Former Red Sox outfielder Greenwell racing trucks
CHARLOTTE, N.C. -- It took Mike Greenwell 10 years to go from the Green Monster of Fenway Park to the green flag of NASCAR racing.
The former Red Sox outfielder hung up his glove in 1996 eager to start a new athletic endeavor -- racing cars. After a decade spent toiling around in late models, Greenwell will finally make his NASCAR debut in Saturday night's Truck Series event at Mansfield (Ohio) Motorsports Speedway.
"I retired very early," Greenwell said. "I hit .297 my final year and I had 20 offers to go back and play the next year.
"But I wanted to go racing. I literally quit baseball so I could go racing."
Greenwell, who hit .303 with 1,400 hits and 130 homers in his dozen years with the Red Sox, wasted no time switching gears. He returned to his home state of Florida and jumped into the Saturday night scene, racing at the grassroots stock car level.
He wasn't bad, either, winning 37 races and the 2000 speedweeks championship at New Smyrna (Fla.) Speedway. But he wanted to test his skills against the best, and his longtime friendship with Truck Series driver Todd Bodine opened the door for him.
Greenwell grew up a racing junkie, and got to know Bodine while following the sport during his playing days in Boston. He became a frequent visitor to tracks around the Northeast, and was delighted when New Hampshire International Speedway opened in 1990 and began hosting NASCAR events.
Racing was foreign to his clubhouse cronies, but Greenwell worked hard to get his teammates to follow the sport.
"I was such a fan, I would tape the races and I actually got a lot of the guys interested because of that," Greenwell said. "Then when the Bahre family opened the track in Loudon, there was so much press about it and it was really cool to the see the fanatic fans of New England become interested in racing."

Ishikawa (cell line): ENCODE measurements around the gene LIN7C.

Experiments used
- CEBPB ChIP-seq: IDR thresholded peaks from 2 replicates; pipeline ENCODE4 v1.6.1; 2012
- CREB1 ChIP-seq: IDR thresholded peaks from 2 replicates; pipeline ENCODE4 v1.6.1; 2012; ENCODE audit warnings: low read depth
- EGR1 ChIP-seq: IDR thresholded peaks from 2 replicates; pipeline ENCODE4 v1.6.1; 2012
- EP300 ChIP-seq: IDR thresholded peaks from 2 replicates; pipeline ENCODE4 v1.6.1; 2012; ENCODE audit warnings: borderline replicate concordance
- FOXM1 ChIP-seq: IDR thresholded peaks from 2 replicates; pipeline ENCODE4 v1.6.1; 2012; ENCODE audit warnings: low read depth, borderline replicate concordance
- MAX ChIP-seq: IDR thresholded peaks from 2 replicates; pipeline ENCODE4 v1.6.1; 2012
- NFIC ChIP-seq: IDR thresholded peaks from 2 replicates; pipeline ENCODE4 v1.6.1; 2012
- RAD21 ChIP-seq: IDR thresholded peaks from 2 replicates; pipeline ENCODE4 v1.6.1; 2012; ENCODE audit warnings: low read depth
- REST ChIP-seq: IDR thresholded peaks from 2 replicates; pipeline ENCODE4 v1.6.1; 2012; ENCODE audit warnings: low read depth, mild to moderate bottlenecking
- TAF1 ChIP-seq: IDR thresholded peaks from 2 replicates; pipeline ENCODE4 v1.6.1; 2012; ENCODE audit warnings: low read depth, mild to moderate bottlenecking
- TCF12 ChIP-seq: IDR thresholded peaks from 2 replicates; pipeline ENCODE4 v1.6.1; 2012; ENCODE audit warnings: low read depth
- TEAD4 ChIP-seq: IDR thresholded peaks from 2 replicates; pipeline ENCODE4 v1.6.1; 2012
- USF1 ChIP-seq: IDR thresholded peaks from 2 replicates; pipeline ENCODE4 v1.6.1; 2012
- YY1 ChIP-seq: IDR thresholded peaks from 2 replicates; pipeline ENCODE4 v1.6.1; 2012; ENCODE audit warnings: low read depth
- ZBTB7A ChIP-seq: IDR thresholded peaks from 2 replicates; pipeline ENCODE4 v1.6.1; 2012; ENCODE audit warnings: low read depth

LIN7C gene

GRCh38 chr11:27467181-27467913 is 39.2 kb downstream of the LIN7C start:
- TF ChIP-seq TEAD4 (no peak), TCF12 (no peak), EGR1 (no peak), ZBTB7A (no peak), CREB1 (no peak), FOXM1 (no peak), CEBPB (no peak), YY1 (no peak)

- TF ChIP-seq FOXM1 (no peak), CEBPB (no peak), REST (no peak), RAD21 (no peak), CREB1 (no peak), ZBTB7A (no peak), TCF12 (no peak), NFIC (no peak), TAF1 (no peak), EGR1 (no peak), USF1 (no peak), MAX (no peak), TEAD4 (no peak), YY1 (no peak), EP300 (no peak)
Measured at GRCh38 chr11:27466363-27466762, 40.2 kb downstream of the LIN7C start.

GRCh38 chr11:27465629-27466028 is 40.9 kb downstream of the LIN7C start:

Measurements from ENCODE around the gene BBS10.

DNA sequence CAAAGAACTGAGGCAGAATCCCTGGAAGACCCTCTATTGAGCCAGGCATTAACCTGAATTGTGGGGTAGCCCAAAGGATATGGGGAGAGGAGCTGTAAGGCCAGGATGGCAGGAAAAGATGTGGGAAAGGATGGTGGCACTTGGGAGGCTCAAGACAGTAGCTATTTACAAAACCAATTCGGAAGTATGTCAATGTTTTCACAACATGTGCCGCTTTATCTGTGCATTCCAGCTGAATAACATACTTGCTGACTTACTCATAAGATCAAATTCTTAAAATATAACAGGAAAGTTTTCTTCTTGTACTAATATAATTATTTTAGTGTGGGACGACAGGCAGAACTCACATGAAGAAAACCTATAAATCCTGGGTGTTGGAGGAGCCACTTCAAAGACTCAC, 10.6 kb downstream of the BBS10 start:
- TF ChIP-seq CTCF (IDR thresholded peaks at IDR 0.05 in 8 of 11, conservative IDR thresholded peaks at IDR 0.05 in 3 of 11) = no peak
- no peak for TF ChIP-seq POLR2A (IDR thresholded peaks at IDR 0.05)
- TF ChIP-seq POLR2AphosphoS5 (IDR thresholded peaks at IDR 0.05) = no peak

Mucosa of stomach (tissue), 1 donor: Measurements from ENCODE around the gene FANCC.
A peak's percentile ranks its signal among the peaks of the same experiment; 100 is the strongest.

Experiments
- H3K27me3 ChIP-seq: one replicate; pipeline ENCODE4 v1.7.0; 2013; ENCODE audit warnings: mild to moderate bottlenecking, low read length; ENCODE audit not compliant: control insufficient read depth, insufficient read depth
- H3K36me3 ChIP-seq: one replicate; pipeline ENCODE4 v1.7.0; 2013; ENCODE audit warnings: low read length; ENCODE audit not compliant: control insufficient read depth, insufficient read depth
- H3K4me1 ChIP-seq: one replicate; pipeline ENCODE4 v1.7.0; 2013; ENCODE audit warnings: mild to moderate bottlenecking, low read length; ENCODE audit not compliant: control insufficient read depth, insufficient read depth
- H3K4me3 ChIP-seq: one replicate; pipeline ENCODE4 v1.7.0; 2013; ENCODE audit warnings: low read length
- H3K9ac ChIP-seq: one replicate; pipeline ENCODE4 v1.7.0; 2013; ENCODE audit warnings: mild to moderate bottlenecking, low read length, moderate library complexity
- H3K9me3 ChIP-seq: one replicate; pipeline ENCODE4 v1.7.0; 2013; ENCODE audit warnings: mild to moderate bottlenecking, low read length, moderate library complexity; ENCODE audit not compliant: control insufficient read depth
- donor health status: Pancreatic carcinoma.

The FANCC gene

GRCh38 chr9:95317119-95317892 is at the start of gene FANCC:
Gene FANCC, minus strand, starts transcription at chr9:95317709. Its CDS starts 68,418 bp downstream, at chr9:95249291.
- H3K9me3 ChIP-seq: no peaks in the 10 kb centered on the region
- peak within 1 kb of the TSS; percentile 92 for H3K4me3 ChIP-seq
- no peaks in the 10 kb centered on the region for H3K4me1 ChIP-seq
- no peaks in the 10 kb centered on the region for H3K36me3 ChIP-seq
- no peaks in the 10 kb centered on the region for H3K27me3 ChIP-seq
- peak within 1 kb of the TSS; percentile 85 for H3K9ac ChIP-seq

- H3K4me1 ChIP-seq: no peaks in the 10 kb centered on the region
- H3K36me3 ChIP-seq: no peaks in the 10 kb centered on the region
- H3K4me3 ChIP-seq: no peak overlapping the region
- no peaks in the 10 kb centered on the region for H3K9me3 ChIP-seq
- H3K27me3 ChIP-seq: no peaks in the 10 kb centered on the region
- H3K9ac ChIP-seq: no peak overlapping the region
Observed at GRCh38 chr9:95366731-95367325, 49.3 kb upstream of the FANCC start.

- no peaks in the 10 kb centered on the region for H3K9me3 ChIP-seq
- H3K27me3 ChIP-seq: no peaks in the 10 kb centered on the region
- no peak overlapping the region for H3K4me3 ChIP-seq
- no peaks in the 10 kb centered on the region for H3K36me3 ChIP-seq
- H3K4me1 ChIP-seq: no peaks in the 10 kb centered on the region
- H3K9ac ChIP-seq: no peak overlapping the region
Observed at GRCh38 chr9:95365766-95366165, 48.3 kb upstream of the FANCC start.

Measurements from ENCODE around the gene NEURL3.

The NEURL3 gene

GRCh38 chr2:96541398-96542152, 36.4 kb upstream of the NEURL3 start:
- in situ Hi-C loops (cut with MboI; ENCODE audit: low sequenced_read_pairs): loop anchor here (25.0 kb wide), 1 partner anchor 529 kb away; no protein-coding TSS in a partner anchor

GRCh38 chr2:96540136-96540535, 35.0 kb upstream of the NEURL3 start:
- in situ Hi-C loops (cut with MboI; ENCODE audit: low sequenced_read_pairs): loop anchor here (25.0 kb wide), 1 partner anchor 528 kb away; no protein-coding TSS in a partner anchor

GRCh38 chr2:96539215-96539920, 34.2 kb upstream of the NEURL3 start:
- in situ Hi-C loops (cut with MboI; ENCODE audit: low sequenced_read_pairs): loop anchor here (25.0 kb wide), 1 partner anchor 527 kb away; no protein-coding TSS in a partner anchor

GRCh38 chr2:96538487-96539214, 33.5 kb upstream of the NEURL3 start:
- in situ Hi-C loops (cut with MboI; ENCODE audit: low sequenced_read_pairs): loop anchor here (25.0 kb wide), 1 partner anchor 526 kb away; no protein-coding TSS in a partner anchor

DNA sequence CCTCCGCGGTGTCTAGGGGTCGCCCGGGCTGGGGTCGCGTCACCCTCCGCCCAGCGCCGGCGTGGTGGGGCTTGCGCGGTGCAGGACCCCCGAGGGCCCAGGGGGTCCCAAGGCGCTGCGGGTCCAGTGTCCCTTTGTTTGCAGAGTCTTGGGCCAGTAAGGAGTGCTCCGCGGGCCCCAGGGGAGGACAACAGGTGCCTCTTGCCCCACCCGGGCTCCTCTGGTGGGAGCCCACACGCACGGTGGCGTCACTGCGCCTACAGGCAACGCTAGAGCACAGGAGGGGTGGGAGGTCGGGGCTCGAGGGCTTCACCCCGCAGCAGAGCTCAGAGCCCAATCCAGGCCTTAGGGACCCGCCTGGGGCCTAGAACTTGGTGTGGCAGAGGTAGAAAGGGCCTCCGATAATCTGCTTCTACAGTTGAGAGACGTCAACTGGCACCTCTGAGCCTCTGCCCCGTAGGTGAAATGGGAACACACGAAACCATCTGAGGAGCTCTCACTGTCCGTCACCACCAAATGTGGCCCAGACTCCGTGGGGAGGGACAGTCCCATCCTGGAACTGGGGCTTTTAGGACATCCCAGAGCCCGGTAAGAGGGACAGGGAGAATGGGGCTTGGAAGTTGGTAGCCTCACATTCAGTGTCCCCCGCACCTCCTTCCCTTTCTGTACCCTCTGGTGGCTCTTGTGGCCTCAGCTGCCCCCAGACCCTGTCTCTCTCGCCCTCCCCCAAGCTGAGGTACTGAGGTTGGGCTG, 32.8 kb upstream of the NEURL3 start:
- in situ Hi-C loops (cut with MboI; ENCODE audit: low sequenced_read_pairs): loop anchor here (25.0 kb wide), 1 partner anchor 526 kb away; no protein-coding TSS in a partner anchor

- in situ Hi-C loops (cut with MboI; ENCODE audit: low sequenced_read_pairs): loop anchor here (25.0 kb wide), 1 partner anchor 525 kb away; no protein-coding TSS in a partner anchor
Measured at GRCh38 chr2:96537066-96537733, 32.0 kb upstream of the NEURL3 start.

Greenwell stayed in touch with Bodine when he launched his racing career, and the relationship helped him meet several other drivers and contacts in the sport. Bodine had coaxed him to test in a Busch Series car, and finally found the right opportunity for him this season in a truck owned by Bobby Dotter.
If his debut goes well, Greenwell has plans to run two more events this season -- including a return to New Hampshire in September.
Bodine has no doubt Greenwell will be a success, and insists he'll do better than former NFL coach Jerry Glanville, who had a brief, sub-par stint as a driver.
"Mike's real good, he's a racer who understands about driving," Bodine said. "He's won a lot of races before and championships. He's not a Jerry Glanville, a guy who came in here wanting to be a racer and didn't know what he was doing."
But Greenwell doesn't have any grand illusions of wowing the field Saturday night with a win.
"I am hoping to go there and be competitive and finish the race," he said. "It's my first race against these guys, and there is probably going to be more nerves than any other race I've ever been in. Am I going to be able to just run laps? No. I am going to have to race, and I hope to finish it."
Greenwell doesn't know what's in his racing future beyond this three-race stint. He's 42 years old, and knows he'll probably never make it to Nextel Cup racing. But a Busch race or two isn't so far-fetched, nor is putting together a schedule of truck races.
But Greenwell doesn't want to do too many races that take him away from home. He said his two teenage sons are excellent athletes, and he expects 17-year-old Bo to be selected in the Major League Baseball draft.
"This is more like fulfilling a dream for him," Bodine said. "He has his family, and I'm not sure he wants to do this full-time. But in the future, maybe he can be part of the sport as a car owner, or a truck owner and maybe he might run three or four races a year to have some fun."
Copyright 2006 by The Associated Press